November 16, 2018 UPDATE:
Diversity Versus Decolonization: an Honest Conversation in Technicolour
(or How to Avoid Doing a Robert Lepage)
Presented by Visceral Visions & The Museum of Vancouver
Date: Wednesday, November 28, 2018
Time: Doors open 6:30pm, Event 7pm-9pm
Location: Museum of Vancouver, 1100 Chestnut Street, Joyce Walley Room - Main Floor
Entry: Free | RSVP (limited seating!)
When someone mentions "cultural appropriation" or "decolonization", do you feel intimidated or confused – or even angry? Have you wanted to incorporate more equitable practices in your work or organization, but feel paralyzed because you're afraid of making mistakes? Or maybe you're wondering where the line is between artistic freedom and freedom of expression (protest), or the border between censorship and criticism?
Using Robert Lepage's responses to community criticism to his 2018 productions of SLAV and KANATA as a jumping-off point, six brave panelists reveal their best practices on the RIGHT things to do through three case studies – real-life situations in which people like you found themselves in the midst of a very uncomfortable cultural controversy. Talking through the process of how they created a space that resulted in positive outcomes – while ensuring all involved felt respected and heard – we are pleased to present:
- Omari Newton + Andrea Loewen | Re: open letter calling out the Jessie Richardson Theatre Awards for systemic racism
- Shanae Sodhi + Kathryn Shaw | Re: establishment of Studio 58's very first student diversity committee
- Margo Kane + Brenda Leadlay | Re: decolonizing the 2018 Unrestricted Conference
- Valerie Sing Turner, moderator
This talk has been programmed by Visceral Visions as part of its development of DiverseTheatreBC, a digital platform featuring a searchable database of Indigenous and racialized artists, due to launch June 2019.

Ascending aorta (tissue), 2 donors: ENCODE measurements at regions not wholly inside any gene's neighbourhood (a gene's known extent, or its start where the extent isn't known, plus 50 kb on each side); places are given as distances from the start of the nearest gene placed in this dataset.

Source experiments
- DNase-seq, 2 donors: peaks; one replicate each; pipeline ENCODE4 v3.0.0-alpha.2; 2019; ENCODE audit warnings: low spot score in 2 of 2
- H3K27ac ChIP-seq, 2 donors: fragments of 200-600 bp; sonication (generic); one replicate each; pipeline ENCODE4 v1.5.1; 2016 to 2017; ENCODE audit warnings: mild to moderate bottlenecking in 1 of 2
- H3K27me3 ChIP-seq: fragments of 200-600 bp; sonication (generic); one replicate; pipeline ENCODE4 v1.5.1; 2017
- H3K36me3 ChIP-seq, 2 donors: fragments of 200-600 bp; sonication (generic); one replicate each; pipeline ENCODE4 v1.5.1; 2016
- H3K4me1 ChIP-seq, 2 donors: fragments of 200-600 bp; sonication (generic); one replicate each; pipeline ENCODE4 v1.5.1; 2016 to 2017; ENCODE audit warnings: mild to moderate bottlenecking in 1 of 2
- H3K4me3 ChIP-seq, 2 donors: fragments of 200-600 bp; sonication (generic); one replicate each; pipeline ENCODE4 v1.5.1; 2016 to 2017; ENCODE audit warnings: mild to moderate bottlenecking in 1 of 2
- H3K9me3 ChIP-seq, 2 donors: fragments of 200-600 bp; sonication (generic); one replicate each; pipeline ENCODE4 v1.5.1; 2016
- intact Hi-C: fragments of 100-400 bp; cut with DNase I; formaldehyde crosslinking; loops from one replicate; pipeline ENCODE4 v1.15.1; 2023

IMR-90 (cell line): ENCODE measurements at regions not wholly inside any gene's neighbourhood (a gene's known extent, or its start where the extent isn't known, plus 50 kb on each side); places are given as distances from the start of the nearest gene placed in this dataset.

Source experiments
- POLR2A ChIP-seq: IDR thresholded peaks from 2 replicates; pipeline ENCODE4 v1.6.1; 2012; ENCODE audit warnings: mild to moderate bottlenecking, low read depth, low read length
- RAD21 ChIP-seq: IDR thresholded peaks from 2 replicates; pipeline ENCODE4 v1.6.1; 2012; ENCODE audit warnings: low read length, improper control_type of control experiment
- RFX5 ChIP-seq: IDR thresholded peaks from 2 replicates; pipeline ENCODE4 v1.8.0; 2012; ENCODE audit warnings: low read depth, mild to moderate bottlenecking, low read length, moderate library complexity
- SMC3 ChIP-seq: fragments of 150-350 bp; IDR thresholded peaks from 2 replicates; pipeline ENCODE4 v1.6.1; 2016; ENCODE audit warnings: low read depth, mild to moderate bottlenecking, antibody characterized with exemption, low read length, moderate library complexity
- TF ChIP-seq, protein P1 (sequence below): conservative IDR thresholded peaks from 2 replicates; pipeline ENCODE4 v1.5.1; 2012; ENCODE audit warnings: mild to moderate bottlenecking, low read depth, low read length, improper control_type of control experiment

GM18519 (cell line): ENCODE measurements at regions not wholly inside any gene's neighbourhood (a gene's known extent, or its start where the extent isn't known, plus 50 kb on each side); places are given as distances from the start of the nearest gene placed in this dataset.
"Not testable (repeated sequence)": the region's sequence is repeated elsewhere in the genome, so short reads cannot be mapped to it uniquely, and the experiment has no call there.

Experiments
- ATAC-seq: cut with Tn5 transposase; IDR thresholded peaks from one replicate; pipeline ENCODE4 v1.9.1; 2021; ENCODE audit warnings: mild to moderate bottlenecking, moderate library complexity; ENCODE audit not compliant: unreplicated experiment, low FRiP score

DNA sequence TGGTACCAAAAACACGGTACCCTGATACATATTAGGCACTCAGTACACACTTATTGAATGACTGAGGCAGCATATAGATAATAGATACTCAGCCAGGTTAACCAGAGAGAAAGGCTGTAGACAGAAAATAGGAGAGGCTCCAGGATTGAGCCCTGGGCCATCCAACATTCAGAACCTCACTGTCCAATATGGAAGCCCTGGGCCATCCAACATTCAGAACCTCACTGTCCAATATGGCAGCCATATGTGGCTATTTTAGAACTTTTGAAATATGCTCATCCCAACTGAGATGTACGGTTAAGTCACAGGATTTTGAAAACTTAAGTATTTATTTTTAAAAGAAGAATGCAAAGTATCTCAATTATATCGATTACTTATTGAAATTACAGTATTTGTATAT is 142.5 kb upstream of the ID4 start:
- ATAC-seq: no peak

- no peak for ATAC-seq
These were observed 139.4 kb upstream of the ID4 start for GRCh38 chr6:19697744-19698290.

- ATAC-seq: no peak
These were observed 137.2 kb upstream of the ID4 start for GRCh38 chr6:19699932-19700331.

Please note this event will be preceded by Visceral Visions' brisk-and-brief Special General Meeting.
DiverseTheatreBC (DTBC) is envisioned to be a digital platform that will promote and foster intersectional interculturalism throughout the BC professional theatre sector. Its central tool would be a fully searchable database of Indigenous and racialized theatre artists – performers, playwrights, directors, designers, opera singers, stage managers, and other theatre professionals – to which engagers (theatre companies, film/TV casting directors, indie directors/producers, schools, social non-profits) may access as subscribers. Other digital tools and educational enhancements would be added as demand dictates and funding allows; once established, the goal is to expand nationally to become DiverseTheatreCanada.
DTBC will be a powerful tool for building a more inclusive theatre culture that more authentically reflects Canada by promoting Indigenous and racialized artists (IARA); increasing hiring opportunities for IARA; and fostering intercultural connection, community, and artistic collaboration. DTBC would be searchable by gender, ethnic heritage (Indigenous, African, East Asian, Latin American, Middle Eastern, South Asian, mixed racial heritage), dialects, languages, artistic skills, and other fields as determined by research data gathered through community consultations.
In 2017, the support of a leading group of arts organizations was formalized through the establishment of the DTBC Working Group, whose membership includes:
- Brenda Leadlay, Executive Director, BC Alliance for Arts + Culture
- Dawn Brennan, Managing Director, Urban Ink Productions
- Jay Dodge, President, Professional Association of Canadian Theatres (PACT) | Artistic Producer, Boco del Lupo
- Kenji Maeda, Executive Director, Greater Vancouver Professional Theatre Alliance (GVPTA)
- Phillip Djwa, Creative Technologist, Agentic Digital Media
- Scott Bellis, President, National Council, Canadian Actors' Equity Association (Equity)
- Valerie Sing Turner, Artistic Producer, Visceral Visions | Creative Director, DiverseTheatreBC
It's been said that farmers don't grow crops; they create the essential conditions for crops to grow. DTBC will be a vital tool to break systemic divides, disrupt institutionalized structures, and create conditions under which theatre artists of colour – and by extension, the wider Canadian theatre ecology – can thrive. We are therefore grateful for support from: